Thomas (2022)The public misunderstands many aspects of the tax system. For example, people frequently misunderstand how marginal tax rates work, misperceive their own average tax rates, and believe they benefit from tax deductions for which they are ineligible. Such confusion is understandable given the complexity of our tax laws. Unfortunately, research suggests these misconceptions shape voter preferences about tax policy which, in turn, impact the policies themselves.

That people are easily confused by taxes is nothing new. However, with the rise of social media platforms, the speed at which misinformation campaigns can move to shape public opinion is far faster now. The past five years have seen a dramatic shift in the landscape of false information, and scholars in a variety of disciplines, from law to psychology to journalism, have explored the increasing influence of fake news.

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September 19, 2022 in Colloquia, Scholarship, Tax Scholarship, Tax Workshops | Permalink

Peck: Standard Oil, Consolidated Coal, And The Roots Of The Resource Curse In West Virginia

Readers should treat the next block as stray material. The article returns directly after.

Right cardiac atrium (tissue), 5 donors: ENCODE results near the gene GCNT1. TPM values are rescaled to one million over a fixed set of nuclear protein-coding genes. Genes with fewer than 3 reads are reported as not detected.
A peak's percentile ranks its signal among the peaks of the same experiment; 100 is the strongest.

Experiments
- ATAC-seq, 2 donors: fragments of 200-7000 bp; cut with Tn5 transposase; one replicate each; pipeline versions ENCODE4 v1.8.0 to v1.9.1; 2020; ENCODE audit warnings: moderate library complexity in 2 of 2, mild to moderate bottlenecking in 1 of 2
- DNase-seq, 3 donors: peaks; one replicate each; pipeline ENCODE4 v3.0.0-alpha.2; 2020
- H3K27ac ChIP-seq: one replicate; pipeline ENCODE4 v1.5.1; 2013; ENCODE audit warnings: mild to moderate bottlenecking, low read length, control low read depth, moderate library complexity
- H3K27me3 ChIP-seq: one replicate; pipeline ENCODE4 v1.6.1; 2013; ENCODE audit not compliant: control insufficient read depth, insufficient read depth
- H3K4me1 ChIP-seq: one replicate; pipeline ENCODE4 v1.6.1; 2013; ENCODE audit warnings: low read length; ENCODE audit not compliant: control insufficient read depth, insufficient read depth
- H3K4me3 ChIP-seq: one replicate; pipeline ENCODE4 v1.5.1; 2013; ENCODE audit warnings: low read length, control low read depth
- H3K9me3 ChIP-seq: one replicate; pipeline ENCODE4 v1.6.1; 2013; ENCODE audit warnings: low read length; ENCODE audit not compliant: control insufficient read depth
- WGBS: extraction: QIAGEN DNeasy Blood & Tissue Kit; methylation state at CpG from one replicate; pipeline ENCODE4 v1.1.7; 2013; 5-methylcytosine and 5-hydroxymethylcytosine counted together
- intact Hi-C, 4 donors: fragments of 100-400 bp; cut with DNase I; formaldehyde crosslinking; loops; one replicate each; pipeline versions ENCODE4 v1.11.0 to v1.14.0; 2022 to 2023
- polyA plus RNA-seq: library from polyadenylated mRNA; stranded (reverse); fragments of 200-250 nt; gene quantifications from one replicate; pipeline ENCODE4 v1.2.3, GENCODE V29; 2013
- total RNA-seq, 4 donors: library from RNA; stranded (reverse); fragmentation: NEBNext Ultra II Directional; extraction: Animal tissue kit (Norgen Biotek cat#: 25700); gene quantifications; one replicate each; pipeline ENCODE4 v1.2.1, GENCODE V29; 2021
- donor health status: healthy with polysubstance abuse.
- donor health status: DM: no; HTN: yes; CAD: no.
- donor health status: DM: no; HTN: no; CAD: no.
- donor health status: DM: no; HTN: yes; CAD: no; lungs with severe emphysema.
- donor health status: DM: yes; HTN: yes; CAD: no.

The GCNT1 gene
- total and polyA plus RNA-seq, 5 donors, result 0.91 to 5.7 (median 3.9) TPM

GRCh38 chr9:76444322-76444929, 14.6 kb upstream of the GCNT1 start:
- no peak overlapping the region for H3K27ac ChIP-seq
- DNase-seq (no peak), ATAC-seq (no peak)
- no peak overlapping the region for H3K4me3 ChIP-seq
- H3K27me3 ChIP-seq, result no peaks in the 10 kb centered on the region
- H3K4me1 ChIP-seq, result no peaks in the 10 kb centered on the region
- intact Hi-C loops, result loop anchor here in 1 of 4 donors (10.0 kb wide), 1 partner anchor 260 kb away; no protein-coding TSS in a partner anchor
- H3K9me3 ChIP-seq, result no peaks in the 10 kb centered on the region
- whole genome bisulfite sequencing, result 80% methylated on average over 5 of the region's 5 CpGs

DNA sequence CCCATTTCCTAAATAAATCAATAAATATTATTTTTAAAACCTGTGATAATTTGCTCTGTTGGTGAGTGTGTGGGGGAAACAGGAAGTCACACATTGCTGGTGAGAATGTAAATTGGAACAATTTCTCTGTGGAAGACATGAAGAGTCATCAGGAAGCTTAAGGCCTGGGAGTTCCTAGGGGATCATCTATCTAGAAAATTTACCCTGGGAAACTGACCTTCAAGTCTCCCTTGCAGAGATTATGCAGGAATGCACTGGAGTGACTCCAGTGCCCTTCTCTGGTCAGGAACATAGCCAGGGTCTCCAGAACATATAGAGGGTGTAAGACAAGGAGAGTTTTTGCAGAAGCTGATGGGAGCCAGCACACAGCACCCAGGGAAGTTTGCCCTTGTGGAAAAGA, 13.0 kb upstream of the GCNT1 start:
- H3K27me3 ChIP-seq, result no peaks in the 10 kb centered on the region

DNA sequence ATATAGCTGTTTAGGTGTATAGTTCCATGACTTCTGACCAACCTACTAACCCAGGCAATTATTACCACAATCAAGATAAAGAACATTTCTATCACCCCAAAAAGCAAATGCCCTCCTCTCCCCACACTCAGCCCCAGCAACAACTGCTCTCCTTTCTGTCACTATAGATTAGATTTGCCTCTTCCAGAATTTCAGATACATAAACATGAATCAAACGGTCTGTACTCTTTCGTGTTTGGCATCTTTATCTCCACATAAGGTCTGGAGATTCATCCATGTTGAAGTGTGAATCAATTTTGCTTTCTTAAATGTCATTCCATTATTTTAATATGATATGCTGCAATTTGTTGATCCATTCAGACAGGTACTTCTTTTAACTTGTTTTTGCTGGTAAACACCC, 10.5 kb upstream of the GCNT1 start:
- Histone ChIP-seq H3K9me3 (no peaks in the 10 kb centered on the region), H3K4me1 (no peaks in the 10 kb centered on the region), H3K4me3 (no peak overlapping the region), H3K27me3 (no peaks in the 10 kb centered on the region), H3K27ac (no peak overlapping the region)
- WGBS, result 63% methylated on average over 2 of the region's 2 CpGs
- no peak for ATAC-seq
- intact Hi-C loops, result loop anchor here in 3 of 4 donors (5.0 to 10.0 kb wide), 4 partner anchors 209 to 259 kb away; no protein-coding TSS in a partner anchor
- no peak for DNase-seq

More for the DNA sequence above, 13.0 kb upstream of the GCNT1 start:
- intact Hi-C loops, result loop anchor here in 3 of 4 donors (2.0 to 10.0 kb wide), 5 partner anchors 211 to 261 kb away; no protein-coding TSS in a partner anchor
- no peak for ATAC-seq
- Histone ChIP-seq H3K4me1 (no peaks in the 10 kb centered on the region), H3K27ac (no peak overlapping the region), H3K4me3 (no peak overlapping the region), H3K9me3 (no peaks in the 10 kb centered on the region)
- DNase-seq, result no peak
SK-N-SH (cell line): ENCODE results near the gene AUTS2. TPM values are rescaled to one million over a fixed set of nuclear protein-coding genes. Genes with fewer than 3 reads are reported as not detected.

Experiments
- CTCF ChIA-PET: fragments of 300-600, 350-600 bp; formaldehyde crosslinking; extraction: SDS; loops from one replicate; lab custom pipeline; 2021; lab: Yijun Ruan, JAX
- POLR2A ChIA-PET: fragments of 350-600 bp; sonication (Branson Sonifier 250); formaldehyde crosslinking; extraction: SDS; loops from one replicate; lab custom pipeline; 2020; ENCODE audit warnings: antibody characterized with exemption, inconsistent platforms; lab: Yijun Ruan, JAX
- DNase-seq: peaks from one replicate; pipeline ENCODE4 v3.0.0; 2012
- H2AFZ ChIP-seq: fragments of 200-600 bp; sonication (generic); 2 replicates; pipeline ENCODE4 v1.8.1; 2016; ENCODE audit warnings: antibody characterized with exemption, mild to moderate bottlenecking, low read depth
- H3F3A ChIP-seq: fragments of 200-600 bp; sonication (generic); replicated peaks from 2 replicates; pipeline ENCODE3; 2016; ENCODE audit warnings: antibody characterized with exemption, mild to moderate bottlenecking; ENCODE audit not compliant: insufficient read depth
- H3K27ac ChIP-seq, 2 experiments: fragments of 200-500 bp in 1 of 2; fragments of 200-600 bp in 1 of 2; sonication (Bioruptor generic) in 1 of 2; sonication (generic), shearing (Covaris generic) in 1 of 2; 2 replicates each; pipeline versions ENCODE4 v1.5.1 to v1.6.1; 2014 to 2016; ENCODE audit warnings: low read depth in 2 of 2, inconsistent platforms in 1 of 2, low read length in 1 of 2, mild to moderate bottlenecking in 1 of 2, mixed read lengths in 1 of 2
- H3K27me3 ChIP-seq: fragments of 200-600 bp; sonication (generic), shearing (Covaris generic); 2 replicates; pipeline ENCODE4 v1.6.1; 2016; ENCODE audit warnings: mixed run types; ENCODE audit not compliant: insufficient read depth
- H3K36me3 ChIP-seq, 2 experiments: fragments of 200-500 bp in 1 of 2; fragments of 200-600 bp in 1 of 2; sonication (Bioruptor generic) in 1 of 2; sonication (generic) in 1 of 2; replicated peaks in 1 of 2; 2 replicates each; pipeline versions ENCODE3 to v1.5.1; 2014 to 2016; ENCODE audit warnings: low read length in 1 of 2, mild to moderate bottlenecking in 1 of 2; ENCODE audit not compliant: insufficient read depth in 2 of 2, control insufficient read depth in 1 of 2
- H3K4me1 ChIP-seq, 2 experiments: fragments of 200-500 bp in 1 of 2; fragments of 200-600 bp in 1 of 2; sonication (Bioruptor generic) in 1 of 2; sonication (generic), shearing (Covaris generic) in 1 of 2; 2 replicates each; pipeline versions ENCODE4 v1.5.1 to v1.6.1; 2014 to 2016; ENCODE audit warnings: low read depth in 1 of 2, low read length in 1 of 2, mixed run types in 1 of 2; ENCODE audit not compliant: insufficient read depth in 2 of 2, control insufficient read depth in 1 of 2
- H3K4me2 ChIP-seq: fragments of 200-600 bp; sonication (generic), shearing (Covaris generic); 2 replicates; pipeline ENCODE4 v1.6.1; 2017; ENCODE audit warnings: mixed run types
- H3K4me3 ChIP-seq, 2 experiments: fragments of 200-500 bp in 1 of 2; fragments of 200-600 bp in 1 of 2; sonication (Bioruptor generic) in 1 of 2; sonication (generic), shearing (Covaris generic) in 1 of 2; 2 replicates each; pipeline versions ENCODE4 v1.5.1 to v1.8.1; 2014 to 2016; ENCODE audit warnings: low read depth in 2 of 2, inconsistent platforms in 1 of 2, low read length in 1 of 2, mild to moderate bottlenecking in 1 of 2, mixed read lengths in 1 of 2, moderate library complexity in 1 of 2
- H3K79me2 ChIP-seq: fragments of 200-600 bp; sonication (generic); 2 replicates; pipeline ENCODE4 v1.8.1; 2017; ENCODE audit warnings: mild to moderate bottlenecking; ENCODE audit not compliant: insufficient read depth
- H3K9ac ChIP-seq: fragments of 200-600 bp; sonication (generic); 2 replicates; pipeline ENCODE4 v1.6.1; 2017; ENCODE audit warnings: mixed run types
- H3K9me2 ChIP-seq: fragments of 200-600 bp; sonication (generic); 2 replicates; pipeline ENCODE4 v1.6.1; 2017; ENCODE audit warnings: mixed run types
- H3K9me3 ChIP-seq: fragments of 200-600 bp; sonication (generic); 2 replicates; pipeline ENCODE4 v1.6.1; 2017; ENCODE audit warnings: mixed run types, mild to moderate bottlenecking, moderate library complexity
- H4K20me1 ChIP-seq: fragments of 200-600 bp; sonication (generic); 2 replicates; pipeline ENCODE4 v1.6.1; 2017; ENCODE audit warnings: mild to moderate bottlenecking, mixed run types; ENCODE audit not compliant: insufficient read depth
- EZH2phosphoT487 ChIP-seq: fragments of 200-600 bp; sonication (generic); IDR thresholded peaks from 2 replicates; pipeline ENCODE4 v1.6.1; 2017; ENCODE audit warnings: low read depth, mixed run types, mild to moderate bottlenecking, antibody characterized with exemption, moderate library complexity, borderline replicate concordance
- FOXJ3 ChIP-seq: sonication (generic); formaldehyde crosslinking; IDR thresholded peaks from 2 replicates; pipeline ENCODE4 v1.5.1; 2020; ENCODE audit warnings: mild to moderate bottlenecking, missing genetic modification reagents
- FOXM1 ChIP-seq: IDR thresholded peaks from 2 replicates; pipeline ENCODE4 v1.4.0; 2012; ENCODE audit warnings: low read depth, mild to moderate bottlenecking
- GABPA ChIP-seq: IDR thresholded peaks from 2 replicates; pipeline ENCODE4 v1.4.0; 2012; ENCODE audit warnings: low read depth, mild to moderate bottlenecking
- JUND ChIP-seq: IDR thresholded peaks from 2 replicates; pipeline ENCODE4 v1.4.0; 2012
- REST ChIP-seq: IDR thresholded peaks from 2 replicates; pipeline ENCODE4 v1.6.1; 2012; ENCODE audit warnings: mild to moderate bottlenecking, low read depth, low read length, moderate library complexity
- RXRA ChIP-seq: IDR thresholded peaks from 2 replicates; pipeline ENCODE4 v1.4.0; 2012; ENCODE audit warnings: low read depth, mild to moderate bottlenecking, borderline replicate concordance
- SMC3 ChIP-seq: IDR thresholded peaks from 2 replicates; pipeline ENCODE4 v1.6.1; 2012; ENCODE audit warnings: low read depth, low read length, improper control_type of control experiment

Alison Peck (West Virginia), Standard Oil, Consolidated Coal, and the Roots of the Resource Curse in West Virginia, 124 W. Va. L. Rev. 101 (2021) (reviewed by Tracey Roberts (Cumberland; Google Scholar) here):

Despite its natural resource wealth, West Virginia today ranks last among all states in its residents’ overall sense of well-being, a puzzle that economists call “the resource curse.” Much of West Virginia’s wealth, in the form of coal, oil, and gas, left the state in the late nineteenth and early twentieth centuries before the state could tax it. This discouraging story was not inevitable. In 1905, a Morgantown lawyer named George C. Baker led an effort to tax coal, oil, and gas leases as personal property that nearly succeeded. Baker and his allies, Governor William M.O. Dawson and Tax Commissioner Charles W. Dillon, won a high-profile court battle in 1905 against industries that had managed to defeat hot-button tax reform efforts in the legislature the year before. While powerful Standard Oil Company was resigned to comply as it focused on more threatening battles elsewhere, the coal industry resisted. 

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September 19, 2022 in Scholarship, Tax, Tax Scholarship | Permalink

Lesson From The Tax Court:  Checks ... Still Matter

CheckWho uses paper checks anymore?  Not my kids.  My daughter even prefers to incur a surcharge for using her debit card to pay her rent rather than walking a paper check to the rental office.  The practical reason, she says, is that when she uses her debit card she can immediately see the impact on her checking account balance by looking at her “available balance” number in her banking app.  If she wrote a check, she’d have to wait until the check cleared and she fears over-drawing her account.